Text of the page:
Yesterday I removed the partition between Petunia and the other chickens. She was very happy, but the others didn't seem to realize she had been gone. Since peace reigned, I took the chance of letting them all spend the night together. When I opened the door this mornig all six came running out as if nothing had happened in the interim.

With my history of chicken disasters, I am very thankful that finally one incident came out happy.
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Monday, August 17, 2009

and once again, plus Annie Dillard

I don't know how many of these I will do, especially since I claim to be bored with them. It seemed like a good activity today, though, because it is so hot. I moved my painting stuff into the living and placed myself directly under the ceiling fan. Thus I managed to avoid complaining about the heat and created another pile of razor rocks.

Before that, though, I spent a little time reading "Teaching a Stone to Talk." Annie Dillard is so dense that every sentence has to be savoured. Every idea she writes down spawns fifty in my own head so I didn't get far. I have to ruminate on every one. I've read this book before, so I can open it up at any page and be delighted. Today I fell on "I have a taste for solitude, and silence, what Plotinus called "the fight of the alone to Alone.'" The last line of that particular paragraph is "the lightless edge where the slopes of knowledge dwindle, and love, for its own sake, lacking an object, begins."

This was a day that I got inside of, instead of skimming along the top of it.
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Sunday, August 16, 2009

Next Yupo Painting

I feel the ominous edges of boredom creeping in..........more razor blade rocks, more wiped out tree trunks. Yesterday I did a portrait using this very same piece of paper. It looked like an illustration for a romance novel, so I wiped it off and used the paper to do another one of Deep Cove. Since I was visiting Diana while I did it, I enjoyed it, but as a serious painting experience, it was a bust. It reminds me a little of the Chinese painting workshop I took once. The point is to create a bamboo branch that looks exactly like everyone else's bamboo branch. Every nuance is judged against a certain ideal and success is achieved when you can't tell the results apart. I can't imagine anyone making rocks any different from my rocks, or trees different from my trees. It's a tecnique that could be easily taught to anyone with basic watercolor skills. I have heard of artists making wonderful abstracts on this paper using all kinds of tricks to move the apint around. I can see the potential for that, but I don't understand where the satisfaction would come from. The paper makes the painting, not the artist.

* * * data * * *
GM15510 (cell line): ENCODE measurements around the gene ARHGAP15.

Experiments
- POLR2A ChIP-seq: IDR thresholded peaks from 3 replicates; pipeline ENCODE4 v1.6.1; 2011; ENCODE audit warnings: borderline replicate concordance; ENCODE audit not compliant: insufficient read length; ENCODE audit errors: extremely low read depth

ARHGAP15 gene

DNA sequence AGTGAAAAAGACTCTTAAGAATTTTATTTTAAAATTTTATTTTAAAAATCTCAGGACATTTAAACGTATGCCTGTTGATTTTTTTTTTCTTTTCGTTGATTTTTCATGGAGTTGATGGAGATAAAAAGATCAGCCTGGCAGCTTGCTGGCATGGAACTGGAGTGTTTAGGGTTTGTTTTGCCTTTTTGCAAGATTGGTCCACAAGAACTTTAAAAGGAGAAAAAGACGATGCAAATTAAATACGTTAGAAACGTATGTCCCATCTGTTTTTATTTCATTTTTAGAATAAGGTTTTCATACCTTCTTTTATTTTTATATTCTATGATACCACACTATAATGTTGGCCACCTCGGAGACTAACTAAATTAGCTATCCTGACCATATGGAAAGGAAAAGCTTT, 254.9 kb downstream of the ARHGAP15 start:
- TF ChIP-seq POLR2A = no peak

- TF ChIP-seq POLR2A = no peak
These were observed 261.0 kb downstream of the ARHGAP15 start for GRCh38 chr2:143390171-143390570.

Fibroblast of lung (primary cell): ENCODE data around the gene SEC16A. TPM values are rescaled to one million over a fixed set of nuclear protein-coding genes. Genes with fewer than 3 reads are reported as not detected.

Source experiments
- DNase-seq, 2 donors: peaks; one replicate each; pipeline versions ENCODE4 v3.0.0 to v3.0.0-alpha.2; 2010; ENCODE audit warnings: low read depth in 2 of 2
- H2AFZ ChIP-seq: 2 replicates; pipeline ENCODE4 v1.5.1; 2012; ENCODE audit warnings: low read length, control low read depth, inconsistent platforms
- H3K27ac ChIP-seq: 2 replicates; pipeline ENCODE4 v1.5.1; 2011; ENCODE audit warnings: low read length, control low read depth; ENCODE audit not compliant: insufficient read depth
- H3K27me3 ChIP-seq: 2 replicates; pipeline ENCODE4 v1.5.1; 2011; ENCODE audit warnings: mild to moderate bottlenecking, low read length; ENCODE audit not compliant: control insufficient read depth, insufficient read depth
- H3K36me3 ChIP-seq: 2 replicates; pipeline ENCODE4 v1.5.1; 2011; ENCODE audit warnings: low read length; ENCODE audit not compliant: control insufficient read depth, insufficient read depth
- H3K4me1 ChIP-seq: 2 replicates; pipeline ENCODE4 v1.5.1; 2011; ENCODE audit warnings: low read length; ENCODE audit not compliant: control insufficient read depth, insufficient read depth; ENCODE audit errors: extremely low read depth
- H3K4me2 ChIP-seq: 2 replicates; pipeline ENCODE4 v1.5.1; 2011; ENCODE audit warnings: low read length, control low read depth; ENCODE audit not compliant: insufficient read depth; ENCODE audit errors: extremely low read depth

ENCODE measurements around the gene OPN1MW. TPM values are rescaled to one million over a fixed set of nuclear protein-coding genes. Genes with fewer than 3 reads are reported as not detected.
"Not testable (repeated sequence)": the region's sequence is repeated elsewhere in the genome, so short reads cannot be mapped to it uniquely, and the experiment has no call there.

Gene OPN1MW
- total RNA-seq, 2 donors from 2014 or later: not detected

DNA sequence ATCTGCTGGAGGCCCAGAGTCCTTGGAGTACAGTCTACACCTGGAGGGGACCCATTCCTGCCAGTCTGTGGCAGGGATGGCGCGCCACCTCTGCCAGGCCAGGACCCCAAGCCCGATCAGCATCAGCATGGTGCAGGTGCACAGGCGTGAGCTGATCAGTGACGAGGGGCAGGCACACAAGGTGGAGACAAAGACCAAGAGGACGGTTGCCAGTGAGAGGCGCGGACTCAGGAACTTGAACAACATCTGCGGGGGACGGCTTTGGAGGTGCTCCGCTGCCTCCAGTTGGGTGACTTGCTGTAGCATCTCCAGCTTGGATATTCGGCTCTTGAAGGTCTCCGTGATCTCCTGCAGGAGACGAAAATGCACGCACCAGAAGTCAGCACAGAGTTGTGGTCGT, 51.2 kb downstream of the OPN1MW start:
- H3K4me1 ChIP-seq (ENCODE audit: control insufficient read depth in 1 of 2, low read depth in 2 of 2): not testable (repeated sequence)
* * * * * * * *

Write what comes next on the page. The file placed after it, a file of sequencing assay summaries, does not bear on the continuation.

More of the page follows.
The experience must be something like what Jackson Pollack used to do......dripping paint to record his movements as he worked. The finished product was the result of a physical action, devoid of conscious emotional content. Well, he was trying to discover the meaning of painting in a world where the camera replaced the artist as a record keeper. We are still wondering about that, but I don't feel that I want to keep asking the question over and over again. Big deal.......I moved a razor blade over some paint.
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Friday, August 14, 2009

Check It Out

For the last few days I have been painting the kitchen. I don't know when it was last done, but I know the paint that was here when I moved in eleven years ago was still here. It was not in very good shape even then. Tenants in the intervening time have painted the other rooms, but neglected the kitchen.

I had a hard time deciding what color to use, and even when I got to the store to buy it I wasn't sure. Finally I chose blue, remembering that every kitchen I've had since middle street I wanted blue. Every time someone talked me out of it. Well, I love it. I painted the cabinets and woodwork gray to soften the effect of the bright blue against white, and even though I did my usual sloppy job it is wonderful to behold.